Then, with his eyes wide open, he says “we’re not able to revise our prices, but we adjust wages when the minimum wage is raised. Do the math: almost three years with the highest inflation on the planet, with increasing variable and fixed costs, but with no changes on earnings. Los números no dan”.

How on earth are private clinics supposed to survive and provide proper medical services in those conditions?This instrument is a clinic-killer, a service-killer…and in this field, a clinic-killer is a patient-killer.

Clinics have had to shut down Intensive Cares Units and other key services or to come up with services outside the regulated ones in order to survive. Or at least, this is how Héctor says he’s managing to keep the boat afloat.

“We used to import critical medicines from Cúcuta, when we were not able to get them from our regular suppliers. Despite the cost (as Cadivi took too long to approve our dollars requests if we luckily got one, we had to go to the parallel market), it was worth it. Either you operate, or you close,” Héctor continues.

“Since the border was closed, alongside the crazy price in the parallel market, we’ve had to stop. Now, we often trade with other clinics. What some have in stock, others may need, and so on and so forth. But it is very far from being enough”.

If you thought that getting spare parts for your car or motorcycle was hard, imagine having to hunt for medical equipment spare parts.

 
The system is teetering towards outright collapse. Hanging in the balance, thousands of people’s lives.

“Around 70% of the medical equipment in the clinic I run is out of service due to a lack of spare parts”, Héctor clarifies. “These are all imported machines and technicians dedicated to provide maintenance services have fled the country, or their companies closed operations. The equipment doesn’t get regular maintenance, so it fails. We can’t get the spare parts – buying it on the parallel market would bankrupt us in a second – so the patient doesn’t get proper treatment. And you see, the clinic I run is in ‘good’ shape compared to many others. The situation outside Caracas in general is very depressing”.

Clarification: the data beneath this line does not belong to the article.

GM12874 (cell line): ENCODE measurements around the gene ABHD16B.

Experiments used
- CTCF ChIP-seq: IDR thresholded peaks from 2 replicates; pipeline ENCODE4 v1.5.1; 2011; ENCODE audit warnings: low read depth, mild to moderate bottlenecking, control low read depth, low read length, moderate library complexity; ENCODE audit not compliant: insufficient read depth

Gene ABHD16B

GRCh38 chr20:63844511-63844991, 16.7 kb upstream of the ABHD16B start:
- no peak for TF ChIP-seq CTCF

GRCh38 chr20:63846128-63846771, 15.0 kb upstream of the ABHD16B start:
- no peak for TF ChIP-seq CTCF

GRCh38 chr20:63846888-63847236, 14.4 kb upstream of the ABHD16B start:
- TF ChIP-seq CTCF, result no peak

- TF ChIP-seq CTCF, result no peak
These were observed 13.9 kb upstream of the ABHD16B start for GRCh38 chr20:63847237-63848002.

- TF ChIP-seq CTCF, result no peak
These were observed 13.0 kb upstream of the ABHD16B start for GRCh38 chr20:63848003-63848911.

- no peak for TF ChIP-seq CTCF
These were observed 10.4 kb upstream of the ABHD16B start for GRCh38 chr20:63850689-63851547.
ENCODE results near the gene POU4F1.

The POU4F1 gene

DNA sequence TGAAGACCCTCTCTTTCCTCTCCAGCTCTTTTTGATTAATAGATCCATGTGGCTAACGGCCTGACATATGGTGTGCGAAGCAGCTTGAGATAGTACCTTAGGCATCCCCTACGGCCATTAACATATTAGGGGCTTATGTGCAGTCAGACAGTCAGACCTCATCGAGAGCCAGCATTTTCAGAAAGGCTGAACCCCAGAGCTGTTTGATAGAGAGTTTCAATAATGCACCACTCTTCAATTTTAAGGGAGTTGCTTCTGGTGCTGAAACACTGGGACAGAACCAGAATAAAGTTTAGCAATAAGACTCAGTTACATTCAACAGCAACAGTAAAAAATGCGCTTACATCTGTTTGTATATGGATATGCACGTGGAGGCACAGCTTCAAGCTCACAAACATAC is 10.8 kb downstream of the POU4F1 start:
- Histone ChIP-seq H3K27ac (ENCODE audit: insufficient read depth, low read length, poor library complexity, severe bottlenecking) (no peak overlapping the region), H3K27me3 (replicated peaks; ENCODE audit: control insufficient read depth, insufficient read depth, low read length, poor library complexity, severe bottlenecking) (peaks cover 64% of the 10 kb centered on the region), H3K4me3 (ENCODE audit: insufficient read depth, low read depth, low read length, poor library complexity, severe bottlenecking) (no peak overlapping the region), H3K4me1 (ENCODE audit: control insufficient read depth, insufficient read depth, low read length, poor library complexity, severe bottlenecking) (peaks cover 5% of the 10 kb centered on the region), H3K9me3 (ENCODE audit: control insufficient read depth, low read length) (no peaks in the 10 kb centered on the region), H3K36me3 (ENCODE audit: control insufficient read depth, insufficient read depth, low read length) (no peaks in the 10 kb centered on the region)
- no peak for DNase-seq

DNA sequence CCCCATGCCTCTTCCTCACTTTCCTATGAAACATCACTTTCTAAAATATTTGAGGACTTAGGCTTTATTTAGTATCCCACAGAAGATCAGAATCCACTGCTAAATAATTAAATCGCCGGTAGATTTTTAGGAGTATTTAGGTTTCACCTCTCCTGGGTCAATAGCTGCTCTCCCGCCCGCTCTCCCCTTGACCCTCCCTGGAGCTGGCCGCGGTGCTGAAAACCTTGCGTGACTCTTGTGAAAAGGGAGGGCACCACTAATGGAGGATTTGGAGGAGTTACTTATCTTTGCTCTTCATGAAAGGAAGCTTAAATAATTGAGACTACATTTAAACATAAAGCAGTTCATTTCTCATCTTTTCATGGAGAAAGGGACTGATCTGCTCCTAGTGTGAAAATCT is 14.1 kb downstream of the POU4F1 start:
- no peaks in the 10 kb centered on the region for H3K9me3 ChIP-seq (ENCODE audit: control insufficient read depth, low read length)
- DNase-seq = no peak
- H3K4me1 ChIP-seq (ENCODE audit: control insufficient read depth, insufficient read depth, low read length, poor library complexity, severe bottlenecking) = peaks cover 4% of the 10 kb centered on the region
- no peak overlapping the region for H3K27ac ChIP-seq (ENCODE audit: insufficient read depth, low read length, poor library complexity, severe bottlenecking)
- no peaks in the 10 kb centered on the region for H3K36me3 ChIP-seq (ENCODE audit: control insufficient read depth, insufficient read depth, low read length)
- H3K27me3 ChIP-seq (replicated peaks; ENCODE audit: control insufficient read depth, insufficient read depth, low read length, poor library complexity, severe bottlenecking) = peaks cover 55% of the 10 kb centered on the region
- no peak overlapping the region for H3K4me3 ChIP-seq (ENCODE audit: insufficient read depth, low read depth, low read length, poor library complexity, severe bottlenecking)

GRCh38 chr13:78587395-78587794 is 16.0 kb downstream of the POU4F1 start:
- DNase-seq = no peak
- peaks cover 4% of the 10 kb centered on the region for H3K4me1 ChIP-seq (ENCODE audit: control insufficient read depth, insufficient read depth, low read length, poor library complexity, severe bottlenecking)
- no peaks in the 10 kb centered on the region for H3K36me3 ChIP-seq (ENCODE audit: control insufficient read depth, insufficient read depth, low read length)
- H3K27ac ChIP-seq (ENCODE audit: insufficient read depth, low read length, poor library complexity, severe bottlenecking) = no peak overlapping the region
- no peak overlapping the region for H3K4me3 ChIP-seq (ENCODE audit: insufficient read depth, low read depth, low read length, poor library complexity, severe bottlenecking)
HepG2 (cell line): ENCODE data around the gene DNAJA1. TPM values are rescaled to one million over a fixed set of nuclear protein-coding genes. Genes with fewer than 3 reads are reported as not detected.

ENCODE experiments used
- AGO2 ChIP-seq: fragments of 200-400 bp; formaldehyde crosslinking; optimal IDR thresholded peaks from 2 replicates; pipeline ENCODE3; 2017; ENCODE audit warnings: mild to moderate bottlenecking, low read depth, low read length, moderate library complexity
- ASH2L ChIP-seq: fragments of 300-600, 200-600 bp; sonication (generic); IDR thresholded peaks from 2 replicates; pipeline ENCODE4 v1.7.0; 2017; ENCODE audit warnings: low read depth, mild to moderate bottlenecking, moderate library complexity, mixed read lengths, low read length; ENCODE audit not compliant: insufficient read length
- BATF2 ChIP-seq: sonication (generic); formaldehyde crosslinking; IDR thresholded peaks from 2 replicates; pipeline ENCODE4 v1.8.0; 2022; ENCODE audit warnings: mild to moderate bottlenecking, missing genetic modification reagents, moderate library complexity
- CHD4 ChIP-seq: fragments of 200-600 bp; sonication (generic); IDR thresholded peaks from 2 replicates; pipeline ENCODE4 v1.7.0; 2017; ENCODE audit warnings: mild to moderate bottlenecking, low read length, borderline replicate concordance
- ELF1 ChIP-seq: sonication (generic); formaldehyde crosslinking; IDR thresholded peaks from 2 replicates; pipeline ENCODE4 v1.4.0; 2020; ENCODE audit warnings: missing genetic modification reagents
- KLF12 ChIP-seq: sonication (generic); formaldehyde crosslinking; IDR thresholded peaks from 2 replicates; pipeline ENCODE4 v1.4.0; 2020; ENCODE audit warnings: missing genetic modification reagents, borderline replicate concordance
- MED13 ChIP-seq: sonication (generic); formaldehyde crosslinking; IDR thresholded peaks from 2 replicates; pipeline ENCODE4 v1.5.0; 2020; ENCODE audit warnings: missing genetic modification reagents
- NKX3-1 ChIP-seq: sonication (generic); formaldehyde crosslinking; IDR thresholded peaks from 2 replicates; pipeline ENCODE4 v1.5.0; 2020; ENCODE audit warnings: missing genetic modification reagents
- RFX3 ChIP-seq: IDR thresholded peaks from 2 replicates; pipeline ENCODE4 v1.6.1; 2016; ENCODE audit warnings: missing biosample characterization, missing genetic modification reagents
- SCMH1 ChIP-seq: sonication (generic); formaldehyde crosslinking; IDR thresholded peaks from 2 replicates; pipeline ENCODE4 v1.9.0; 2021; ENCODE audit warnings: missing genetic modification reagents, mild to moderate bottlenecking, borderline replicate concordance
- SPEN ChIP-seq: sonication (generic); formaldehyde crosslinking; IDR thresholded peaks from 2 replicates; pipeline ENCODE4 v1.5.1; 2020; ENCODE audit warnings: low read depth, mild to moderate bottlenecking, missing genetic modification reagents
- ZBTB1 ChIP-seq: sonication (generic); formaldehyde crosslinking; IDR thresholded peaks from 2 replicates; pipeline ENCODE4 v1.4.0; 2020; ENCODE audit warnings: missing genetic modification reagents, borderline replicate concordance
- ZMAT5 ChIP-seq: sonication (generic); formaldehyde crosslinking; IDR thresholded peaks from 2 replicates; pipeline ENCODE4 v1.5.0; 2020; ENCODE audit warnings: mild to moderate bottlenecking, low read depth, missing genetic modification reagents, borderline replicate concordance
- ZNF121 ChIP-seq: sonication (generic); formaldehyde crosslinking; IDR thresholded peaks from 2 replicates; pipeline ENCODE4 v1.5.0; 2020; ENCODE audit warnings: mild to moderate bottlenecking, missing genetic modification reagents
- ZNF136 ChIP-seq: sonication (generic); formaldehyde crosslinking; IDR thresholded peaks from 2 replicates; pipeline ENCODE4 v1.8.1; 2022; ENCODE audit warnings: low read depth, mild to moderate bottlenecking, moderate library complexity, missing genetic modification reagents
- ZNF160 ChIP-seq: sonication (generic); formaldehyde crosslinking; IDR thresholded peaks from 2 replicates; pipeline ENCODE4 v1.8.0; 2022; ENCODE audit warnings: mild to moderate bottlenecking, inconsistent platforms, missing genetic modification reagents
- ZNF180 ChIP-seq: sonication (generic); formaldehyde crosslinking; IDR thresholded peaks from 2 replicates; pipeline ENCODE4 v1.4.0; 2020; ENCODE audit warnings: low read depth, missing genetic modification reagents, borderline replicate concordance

To add some numbers to the equation, according to the Federación Farmacéutica de Venezuela (Fefarven), the government owes 3.5bn US dollars to the Health Sector as a whole. In effect, private clinics have run up huge debts with foreign suppliers, who’ve largely run out of patience. They’re now dealing in a Cash Up-Front world.

“And it’s worse in public hospitals. Venezuela’s public health system is so threadbare now that it’s common for clinics to get patients referred from public hospitals, who just can’t treat them. But clinics are between a rock and a hard place too”, Héctor concludes. Many times, clinics need to refer patients to other clinics.

The system is teetering towards outright collapse. Hanging in the balance, thousands of people’s lives.

Genocide is a tough word. But it is what comes out of Hector’s mouth when he speaks about the mismanagement of Venezuela’s health care system, and the fatalities it’s causing.

“A silent genocide” is what he calls it. He sees it every day.